The two bath pyro negatives used to fit a large subject range onto the film in such a way that it can be printed on normal darkroom paper. The brighter areas end up being compressed more than the shadows, so the response to the subject isn't linear. That may be what you don't like about it.

Compressing the whole image range is one reason why I don't use the zone system to strongly change my film development in the negative direction (say N-3) even when metering indicates it's needed; I'm just going to need to increase the contrast during printing to make up for it and then burn in the sky. I know the film can hold the range and I'm going to need to dodge/burn it anyway to make it work for. The compensating developers like two bath pyro (which I haven't used yet) should in theory help because the contrast is only reduced in the highlights, leaving a normal range for much of the shadow and midtone range. So instead I just meter for the shadows (as always) and develop normally. If N-3 is indicated I will develop at about N-1 just to not risk rolling off the highlights.

Hope that doesn't confuse the issue more for you.

swmcl
2-May-2013, 19:38
Thank you Larry,

Your words tell me what I came to eventually. I was always assuming that one stop was 0.3 and it isn't.

Your response has cleared things up not made them worse.

So much of my learning is from books and posts to forums because I have no way to buy and sustain a darkroom I'm sure.

Sometimes too the explanations need to touch a nerve so to speak to be able to get through thick skulls. Yours has done that too.

Cheers,

Ben Syverson
6-May-2013, 21:18
I'm finding that normal B&W development can push highlights into a very high density, which can be difficult to capture with a scanner. I know that my scanner (Epson 4990) struggles with overexposed areas on HP5, which can bunch up and get almost totally opaque.

Because of this, I'm finding that slightly underdeveloped sheets tend to be easier to handle digitally... The shadow detail is still there; it just needs to be brought out with Curves. But the highlights aren't quite as pitch black, so I can reach more of that detail. My normal course from now on will be to cut development by a minute or two for shots with large areas of bright sky.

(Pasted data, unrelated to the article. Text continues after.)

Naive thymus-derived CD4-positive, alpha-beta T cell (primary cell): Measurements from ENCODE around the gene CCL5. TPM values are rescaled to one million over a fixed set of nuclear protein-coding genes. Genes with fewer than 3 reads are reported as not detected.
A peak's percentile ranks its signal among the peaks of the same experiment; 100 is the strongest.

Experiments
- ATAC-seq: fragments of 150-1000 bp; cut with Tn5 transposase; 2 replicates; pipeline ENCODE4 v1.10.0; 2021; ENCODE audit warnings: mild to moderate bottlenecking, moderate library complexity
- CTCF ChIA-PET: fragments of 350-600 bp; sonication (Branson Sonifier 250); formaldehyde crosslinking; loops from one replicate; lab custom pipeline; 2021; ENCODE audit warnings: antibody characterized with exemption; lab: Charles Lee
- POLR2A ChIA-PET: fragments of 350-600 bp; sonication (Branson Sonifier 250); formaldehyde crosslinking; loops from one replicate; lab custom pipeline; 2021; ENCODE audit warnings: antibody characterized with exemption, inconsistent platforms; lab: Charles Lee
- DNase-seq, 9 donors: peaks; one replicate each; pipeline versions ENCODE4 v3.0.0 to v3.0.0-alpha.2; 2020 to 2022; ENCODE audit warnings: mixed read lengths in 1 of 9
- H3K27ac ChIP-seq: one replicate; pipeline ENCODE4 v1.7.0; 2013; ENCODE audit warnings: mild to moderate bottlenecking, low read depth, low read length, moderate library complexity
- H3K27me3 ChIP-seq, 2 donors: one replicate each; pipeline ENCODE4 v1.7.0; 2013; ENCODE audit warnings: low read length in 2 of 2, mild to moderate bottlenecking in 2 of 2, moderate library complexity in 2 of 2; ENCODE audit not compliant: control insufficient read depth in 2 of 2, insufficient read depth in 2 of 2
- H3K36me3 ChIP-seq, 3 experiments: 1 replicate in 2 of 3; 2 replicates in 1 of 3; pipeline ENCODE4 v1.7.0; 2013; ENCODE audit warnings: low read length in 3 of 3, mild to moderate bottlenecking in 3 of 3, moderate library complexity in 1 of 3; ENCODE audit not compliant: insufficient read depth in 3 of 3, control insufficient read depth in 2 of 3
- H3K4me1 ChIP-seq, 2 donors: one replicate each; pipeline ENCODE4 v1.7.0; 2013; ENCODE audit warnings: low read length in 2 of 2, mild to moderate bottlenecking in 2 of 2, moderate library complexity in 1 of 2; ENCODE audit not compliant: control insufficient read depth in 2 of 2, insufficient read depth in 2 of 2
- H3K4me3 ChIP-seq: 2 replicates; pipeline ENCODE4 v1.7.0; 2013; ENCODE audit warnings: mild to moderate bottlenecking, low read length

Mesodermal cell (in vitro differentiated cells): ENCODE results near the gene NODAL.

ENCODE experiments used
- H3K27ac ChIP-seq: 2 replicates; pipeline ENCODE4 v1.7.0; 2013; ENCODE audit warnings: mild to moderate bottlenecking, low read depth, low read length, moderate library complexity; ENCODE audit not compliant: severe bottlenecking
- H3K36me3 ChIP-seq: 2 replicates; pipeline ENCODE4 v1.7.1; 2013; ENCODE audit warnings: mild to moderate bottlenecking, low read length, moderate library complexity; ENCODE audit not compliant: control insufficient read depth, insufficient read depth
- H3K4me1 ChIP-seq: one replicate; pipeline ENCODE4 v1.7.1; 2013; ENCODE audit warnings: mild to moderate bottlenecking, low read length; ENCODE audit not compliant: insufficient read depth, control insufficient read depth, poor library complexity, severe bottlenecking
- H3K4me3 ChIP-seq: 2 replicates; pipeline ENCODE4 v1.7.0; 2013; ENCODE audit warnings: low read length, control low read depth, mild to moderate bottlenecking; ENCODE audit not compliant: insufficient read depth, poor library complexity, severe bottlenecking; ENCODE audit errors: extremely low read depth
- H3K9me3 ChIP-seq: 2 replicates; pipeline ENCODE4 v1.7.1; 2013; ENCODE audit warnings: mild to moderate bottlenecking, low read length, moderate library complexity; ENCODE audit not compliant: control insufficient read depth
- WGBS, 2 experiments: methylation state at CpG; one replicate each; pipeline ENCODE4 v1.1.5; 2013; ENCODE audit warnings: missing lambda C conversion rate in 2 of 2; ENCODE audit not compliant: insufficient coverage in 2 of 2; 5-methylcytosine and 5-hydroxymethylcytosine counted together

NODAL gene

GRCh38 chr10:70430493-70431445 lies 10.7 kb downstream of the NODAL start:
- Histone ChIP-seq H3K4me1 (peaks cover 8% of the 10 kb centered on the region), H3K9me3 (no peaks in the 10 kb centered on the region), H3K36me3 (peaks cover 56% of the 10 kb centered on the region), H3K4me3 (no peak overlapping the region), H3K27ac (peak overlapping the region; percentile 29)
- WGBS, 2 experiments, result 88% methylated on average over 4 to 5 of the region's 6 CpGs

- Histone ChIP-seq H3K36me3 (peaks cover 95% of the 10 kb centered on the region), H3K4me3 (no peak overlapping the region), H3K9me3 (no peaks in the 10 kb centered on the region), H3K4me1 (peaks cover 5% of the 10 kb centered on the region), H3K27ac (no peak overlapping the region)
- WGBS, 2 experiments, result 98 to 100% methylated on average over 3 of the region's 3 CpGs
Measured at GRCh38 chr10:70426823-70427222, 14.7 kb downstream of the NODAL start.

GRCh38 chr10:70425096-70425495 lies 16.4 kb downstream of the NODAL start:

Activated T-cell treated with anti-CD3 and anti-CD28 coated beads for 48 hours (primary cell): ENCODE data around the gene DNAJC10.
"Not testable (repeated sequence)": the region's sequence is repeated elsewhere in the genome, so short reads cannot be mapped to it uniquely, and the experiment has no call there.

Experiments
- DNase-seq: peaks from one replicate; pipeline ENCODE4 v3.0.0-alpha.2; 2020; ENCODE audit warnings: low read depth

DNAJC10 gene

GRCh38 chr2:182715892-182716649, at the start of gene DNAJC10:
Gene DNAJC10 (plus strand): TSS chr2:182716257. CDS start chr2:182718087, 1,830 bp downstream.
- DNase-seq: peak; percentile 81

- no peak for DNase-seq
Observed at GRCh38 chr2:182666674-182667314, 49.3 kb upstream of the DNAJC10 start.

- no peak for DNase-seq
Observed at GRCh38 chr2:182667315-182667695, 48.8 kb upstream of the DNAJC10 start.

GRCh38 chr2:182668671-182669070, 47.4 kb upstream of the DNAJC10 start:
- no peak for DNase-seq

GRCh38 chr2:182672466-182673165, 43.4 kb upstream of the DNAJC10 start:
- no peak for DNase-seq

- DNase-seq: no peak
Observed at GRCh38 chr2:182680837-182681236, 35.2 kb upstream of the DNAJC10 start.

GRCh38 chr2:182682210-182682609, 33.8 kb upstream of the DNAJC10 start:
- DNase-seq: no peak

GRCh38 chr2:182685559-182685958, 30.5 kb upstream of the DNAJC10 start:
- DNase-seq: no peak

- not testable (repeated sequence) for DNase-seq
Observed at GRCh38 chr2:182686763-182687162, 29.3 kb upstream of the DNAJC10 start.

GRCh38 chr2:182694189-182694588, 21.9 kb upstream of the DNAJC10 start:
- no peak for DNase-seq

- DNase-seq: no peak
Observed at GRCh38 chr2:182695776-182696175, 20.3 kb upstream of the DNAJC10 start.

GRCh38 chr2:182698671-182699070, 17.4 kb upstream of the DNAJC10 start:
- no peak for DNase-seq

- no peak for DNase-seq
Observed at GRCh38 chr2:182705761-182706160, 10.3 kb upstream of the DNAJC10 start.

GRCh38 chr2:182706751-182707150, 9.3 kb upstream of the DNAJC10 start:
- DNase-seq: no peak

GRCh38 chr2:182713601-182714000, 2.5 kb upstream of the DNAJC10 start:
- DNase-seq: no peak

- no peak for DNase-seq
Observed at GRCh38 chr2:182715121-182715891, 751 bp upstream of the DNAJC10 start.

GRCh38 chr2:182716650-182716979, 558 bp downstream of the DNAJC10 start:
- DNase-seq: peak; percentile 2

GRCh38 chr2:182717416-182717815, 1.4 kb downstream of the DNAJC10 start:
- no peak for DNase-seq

Larry Gebhardt
7-May-2013, 06:00
I'm finding that normal B&W development can push highlights into a very high density, which can be difficult to capture with a scanner. I know that my scanner (Epson 4990) struggles with overexposed areas on HP5, which can bunch up and get almost totally opaque.

Because of this, I'm finding that slightly underdeveloped sheets tend to be easier to handle digitally... The shadow detail is still there; it just needs to be brought out with Curves. But the highlights aren't quite as pitch black, so I can reach more of that detail. My normal course from now on will be to cut development by a minute or two for shots with large areas of bright sky.

I think many people advocate developing to a lower gamma if the intended use is scanning, especially on scanners like the Epson flatbeds. This will give you less pronounced grain, and should help keep the noise down in the highlights. The only downside I see is you may need to reduce your EI by a bit, but if the shadow detail is there then you are probably exposing correctly. For enlarging (diffusion) and scanning use I try to target a grade 2.5 to 3 paper, which tends to be a good balance for both.